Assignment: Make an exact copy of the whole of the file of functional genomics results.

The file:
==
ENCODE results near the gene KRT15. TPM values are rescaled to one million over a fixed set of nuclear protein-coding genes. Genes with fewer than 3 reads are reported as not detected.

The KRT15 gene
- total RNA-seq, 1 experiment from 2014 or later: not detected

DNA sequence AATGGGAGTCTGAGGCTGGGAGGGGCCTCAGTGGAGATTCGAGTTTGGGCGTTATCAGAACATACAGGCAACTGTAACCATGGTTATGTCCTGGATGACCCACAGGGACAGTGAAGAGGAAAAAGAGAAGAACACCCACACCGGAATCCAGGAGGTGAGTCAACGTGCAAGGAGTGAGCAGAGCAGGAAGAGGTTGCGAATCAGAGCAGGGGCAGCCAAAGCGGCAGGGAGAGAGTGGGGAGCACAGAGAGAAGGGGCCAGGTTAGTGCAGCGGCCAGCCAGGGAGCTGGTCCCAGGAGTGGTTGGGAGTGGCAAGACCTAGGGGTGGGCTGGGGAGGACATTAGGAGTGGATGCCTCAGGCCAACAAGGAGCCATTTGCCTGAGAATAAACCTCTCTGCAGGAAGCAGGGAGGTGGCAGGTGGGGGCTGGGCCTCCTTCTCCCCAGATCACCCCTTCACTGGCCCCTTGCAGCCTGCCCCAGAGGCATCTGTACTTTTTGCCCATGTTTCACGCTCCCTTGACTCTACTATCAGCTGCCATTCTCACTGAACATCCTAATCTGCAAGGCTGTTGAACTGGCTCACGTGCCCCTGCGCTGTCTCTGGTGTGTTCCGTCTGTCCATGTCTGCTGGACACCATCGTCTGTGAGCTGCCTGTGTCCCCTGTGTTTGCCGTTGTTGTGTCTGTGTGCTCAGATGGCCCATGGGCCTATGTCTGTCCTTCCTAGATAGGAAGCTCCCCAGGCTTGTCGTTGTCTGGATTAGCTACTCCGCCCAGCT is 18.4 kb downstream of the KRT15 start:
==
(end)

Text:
ENCODE results near the gene KRT15. TPM values are rescaled to one million over a fixed set of nuclear protein-coding genes. Genes with fewer than 3 reads are reported as not detected.

The KRT15 gene
- total RNA-seq, 1 experiment from 2014 or later: not detected

DNA sequence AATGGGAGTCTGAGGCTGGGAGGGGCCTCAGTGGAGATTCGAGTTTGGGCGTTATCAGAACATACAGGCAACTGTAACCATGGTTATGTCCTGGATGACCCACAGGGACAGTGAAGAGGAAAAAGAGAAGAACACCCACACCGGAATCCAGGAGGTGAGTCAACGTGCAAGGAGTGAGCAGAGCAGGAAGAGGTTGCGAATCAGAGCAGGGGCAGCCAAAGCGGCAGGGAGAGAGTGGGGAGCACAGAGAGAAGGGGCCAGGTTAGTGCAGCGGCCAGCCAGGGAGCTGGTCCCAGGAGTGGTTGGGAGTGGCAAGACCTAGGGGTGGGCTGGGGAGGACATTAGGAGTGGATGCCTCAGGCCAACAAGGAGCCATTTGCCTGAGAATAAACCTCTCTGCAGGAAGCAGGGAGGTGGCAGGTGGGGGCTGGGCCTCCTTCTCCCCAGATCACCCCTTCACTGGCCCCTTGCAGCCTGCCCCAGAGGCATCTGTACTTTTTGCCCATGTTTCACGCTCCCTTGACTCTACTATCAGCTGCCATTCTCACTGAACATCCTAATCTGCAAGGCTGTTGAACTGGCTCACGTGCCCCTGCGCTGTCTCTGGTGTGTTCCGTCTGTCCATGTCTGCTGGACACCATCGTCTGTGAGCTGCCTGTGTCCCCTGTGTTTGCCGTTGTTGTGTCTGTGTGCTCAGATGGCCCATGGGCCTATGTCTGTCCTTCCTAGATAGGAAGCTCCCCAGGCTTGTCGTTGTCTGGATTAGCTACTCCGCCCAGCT is 18.4 kb downstream of the KRT15 start: